Mouvement Républicain Populaire

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The following article is from The Great Soviet Encyclopedia (1979). It might be outdated or ideologically biased.

Mouvement Républicain Populaire


(Popular Republican Movement, or MRP), a French bourgeois Catholic political party that existed from 1944 to 1967.

The party was formed in November 1944 from Christian Socialist groups by leaders of the right wing of the Resistance. Heterogeneous in its social composition, the party was linked with big capital and the church and had influence among the petite bourgeoisie and the working-class Catholics. During the rise of the democratic movement in 1944–46, the MRP helped purge state organs of collaborationists and implement a number of democratic reforms. The party approved of France’s alliance with the USSR and took part in coalition governments with the Communists and the Socialists.

In 1947, the leadership of the MRP openly shifted toward anticommunism and anti-Sovietism. Leaders of the MRP held important posts in successive governments under the Fourth Republic from 1947 to 1954. Party leaders spoke out against the labor movement, defended the antidemocratic course that had been adopted by the ruling circles, and defended the principle of “freedom of schooling,” which was directed against secular education. In its foreign policy, the MRP favored active French participation in NATO and other imperialist blocs. Linked as it was with colonialist circles, the MRP leadership helped unleash the war in Indochina and opposed the national liberation movements in the colonies.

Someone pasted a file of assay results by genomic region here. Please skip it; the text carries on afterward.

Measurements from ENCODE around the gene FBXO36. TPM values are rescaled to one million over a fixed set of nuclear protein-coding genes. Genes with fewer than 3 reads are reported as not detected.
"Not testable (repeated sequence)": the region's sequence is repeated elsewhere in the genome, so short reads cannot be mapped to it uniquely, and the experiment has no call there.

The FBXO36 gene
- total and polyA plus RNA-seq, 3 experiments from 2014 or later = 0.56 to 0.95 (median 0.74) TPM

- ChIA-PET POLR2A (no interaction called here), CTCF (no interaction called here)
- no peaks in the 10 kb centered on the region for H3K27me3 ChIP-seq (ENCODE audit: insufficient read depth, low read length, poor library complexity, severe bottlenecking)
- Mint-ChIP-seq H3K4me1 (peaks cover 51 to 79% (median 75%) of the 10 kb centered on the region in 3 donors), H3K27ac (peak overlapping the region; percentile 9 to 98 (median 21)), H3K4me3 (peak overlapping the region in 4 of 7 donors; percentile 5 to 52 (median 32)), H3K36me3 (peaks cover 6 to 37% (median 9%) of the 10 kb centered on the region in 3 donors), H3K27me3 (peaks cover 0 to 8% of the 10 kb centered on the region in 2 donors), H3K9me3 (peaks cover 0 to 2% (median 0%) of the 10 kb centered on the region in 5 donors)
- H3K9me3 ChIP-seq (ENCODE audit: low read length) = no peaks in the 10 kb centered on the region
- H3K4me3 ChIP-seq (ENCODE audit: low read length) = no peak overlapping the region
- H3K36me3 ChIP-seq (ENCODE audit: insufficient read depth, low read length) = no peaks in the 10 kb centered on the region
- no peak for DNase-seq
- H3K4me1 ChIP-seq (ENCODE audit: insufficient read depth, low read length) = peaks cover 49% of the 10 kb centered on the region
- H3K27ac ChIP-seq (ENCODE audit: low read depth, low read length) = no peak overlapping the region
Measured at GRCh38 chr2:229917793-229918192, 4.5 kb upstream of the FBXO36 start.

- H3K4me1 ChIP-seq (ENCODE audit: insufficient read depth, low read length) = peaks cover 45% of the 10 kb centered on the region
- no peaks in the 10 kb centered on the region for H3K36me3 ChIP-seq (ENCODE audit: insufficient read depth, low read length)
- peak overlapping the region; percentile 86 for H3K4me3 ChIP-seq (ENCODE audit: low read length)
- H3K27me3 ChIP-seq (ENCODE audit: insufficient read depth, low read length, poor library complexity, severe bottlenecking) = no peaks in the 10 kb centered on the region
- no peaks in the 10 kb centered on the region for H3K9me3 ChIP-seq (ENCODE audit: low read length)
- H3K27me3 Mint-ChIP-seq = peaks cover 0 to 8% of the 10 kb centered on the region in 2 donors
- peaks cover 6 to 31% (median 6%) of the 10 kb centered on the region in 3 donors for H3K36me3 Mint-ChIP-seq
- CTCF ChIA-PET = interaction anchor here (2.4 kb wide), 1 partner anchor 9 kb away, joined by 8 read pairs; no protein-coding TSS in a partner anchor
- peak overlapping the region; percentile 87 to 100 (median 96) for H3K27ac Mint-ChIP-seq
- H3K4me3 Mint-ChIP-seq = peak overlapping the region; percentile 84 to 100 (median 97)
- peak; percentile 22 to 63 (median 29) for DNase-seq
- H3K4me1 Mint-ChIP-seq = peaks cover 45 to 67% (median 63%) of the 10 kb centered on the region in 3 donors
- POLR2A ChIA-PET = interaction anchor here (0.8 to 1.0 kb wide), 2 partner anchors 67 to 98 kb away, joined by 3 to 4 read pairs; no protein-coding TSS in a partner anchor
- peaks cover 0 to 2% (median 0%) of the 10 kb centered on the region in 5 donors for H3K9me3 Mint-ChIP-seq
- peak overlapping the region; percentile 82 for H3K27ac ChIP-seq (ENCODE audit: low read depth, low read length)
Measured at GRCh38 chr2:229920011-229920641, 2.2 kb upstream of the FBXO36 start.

The political line adopted by the MRP leadership led to a decline in the party’s influence. The MRP received 5.05 million votes, or 26.3 percent of the total, in parliamentary elections in 1946, but received only 2.37 million votes, or 8.8 percent, in 1956. In 1958 the MRP supported the establishment of the Fifth Republic, and until May 1962, the party’s leaders remained in the government. The party went into opposition over certain aspects of the government’s foreign policy; in particular, the MRP advocated political integration of the capitalist states of Europe and close cooperation with NATO. In 1965 the leader of the MRP, J. Lecanuet, was a candidate for president of France but was defeated, receiving only 15.8 percent of the votes on the first ballot. In 1966, the MRP was the main element of a newly created bourgeois right-of-center party, the Democratic Center. In 1967 the MRP announced its dissolution.


The Great Soviet Encyclopedia, 3rd Edition (1970-1979). © 2010 The Gale Group, Inc. All rights reserved.
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